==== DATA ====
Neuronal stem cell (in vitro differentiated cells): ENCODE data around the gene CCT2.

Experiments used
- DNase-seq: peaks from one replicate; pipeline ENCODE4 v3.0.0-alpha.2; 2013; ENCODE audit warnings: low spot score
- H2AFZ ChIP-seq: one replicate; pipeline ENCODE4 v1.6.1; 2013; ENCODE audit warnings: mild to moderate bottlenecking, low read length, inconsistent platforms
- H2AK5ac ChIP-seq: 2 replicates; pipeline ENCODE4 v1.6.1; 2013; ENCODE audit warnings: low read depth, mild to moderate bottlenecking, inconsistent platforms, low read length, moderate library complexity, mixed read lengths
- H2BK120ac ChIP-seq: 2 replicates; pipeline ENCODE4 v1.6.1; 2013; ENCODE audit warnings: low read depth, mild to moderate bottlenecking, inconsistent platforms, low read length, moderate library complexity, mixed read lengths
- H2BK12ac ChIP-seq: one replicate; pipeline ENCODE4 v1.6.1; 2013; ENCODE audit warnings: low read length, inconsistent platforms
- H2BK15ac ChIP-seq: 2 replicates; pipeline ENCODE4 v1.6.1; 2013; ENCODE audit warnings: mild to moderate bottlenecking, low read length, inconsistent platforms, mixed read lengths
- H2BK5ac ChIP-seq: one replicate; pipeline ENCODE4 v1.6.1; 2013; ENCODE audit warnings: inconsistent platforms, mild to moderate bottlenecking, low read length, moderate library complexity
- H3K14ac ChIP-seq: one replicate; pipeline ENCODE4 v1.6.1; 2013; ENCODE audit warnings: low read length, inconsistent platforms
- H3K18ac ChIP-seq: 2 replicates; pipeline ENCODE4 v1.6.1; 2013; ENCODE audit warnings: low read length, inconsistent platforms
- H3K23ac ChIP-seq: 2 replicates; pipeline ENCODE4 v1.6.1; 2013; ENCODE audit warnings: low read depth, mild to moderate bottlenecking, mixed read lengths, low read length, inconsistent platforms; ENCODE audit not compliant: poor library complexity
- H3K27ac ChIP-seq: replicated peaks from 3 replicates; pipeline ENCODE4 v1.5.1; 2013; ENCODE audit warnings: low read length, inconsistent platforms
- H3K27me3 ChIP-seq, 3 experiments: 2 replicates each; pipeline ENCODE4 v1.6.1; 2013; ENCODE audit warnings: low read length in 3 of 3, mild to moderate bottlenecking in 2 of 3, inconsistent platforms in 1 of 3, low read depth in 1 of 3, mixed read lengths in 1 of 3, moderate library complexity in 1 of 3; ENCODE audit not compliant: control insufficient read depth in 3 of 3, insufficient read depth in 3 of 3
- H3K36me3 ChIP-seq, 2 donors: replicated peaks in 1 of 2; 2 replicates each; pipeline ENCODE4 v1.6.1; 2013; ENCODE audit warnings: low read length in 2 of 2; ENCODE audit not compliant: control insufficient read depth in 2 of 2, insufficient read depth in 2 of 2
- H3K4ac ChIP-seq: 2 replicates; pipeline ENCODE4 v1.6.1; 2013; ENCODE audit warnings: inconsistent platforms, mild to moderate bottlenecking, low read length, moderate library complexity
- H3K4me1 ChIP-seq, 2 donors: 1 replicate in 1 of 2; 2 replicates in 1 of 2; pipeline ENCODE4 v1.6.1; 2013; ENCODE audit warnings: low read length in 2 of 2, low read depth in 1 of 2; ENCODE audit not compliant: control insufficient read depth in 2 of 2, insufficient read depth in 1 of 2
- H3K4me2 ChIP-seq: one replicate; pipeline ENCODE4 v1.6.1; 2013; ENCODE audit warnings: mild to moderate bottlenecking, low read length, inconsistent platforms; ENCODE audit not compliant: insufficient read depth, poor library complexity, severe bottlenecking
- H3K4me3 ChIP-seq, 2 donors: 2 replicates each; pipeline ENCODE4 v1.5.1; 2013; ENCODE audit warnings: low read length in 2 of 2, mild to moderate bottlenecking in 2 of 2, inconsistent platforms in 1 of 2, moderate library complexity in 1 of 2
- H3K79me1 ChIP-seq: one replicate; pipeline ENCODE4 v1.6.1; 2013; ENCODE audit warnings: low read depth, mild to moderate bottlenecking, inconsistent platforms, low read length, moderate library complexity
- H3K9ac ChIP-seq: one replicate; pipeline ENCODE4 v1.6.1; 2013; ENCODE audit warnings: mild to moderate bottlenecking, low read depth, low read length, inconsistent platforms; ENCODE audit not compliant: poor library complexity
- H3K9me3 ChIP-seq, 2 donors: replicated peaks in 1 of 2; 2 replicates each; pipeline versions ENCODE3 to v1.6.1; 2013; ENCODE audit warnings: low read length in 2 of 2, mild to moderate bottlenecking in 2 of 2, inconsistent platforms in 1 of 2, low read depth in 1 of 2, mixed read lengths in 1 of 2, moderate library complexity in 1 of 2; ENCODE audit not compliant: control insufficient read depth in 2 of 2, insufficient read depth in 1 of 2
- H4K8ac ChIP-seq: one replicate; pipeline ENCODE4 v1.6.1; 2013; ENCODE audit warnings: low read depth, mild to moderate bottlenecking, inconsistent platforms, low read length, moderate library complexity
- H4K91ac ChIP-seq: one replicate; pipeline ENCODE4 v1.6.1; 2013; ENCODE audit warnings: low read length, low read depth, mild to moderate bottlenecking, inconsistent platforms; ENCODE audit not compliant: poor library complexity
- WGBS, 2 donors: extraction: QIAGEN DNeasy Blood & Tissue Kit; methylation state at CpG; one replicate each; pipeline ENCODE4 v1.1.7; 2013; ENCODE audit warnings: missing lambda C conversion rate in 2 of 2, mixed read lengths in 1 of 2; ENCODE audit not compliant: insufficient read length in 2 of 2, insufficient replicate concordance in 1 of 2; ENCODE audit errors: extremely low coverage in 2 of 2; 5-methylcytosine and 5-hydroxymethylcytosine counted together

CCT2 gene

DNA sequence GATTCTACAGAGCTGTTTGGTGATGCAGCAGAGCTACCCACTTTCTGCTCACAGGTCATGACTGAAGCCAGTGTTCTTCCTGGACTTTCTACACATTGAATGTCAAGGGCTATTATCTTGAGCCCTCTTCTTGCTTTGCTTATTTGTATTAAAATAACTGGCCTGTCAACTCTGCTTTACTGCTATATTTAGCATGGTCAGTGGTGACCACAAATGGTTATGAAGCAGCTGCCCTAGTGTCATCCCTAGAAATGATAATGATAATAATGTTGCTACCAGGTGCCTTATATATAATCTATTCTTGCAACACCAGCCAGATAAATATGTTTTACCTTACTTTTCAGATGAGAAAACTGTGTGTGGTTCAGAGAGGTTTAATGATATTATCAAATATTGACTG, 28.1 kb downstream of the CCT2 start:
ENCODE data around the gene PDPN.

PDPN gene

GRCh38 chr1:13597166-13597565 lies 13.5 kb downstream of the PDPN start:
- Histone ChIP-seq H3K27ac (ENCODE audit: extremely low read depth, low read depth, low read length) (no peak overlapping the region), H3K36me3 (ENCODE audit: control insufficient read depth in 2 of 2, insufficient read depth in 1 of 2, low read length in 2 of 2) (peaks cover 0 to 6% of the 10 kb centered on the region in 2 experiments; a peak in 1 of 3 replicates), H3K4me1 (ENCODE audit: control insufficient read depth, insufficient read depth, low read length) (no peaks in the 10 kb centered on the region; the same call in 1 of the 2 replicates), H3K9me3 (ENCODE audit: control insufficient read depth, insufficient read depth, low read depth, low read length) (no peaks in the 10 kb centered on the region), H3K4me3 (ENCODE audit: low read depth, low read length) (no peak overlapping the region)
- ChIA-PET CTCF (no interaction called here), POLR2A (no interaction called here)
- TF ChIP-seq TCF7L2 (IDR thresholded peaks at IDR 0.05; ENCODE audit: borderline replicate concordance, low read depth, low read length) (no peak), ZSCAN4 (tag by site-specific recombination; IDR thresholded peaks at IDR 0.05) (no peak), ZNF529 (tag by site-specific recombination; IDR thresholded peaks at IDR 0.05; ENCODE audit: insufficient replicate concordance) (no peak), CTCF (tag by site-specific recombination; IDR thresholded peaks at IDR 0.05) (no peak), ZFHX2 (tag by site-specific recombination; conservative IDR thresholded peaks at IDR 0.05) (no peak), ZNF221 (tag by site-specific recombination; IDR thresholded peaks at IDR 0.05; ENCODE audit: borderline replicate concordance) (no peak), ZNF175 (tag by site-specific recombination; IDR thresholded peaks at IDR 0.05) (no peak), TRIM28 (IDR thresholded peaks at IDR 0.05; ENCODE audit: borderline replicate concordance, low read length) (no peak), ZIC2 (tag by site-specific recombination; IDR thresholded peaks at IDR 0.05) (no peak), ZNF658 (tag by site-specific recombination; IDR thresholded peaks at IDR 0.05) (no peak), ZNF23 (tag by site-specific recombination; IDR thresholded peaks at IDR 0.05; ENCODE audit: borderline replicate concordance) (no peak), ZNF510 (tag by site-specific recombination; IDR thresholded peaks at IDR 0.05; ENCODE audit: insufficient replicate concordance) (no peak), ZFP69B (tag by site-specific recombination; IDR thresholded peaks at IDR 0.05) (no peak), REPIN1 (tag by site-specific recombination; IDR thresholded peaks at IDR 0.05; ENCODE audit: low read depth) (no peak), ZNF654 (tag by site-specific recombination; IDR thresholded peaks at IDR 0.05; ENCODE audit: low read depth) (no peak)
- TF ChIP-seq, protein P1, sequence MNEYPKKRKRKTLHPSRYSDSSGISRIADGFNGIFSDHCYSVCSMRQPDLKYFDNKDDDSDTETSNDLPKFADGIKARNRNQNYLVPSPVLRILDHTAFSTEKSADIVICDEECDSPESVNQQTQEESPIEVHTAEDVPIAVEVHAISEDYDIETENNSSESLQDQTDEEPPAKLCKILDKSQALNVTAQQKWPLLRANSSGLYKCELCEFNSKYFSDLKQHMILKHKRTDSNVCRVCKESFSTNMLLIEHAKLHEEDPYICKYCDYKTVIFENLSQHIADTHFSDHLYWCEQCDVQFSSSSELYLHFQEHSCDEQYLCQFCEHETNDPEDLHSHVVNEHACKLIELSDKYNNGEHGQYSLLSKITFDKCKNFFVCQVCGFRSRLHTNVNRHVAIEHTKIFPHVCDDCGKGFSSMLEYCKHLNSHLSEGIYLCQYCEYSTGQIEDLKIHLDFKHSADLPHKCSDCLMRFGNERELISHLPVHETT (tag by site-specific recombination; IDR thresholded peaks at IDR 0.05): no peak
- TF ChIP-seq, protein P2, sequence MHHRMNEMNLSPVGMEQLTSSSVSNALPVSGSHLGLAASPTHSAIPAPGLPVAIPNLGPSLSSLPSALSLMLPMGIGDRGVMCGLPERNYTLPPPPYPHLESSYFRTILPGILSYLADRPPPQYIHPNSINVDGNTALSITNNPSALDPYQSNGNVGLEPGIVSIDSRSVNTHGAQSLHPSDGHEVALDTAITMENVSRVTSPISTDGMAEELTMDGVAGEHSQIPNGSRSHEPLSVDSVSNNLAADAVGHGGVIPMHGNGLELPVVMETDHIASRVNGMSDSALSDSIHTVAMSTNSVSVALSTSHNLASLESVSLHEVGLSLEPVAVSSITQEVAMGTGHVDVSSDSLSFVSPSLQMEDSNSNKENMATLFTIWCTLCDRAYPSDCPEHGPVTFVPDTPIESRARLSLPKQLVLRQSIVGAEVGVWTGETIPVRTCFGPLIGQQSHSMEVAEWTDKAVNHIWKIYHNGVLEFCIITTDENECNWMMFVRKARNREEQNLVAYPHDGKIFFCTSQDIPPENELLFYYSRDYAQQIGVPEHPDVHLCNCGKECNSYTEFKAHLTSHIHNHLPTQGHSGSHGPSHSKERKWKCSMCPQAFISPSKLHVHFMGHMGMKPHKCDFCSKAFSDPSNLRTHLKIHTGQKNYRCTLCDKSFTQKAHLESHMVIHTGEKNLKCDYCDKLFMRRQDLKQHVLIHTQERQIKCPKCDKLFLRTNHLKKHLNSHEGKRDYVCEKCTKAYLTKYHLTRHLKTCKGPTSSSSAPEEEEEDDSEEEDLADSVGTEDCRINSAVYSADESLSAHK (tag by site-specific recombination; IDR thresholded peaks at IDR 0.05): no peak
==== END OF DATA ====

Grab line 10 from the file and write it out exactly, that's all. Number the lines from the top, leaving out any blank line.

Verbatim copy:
- H3K14ac ChIP-seq: one replicate; pipeline ENCODE4 v1.6.1; 2013; ENCODE audit warnings: low read length, inconsistent platforms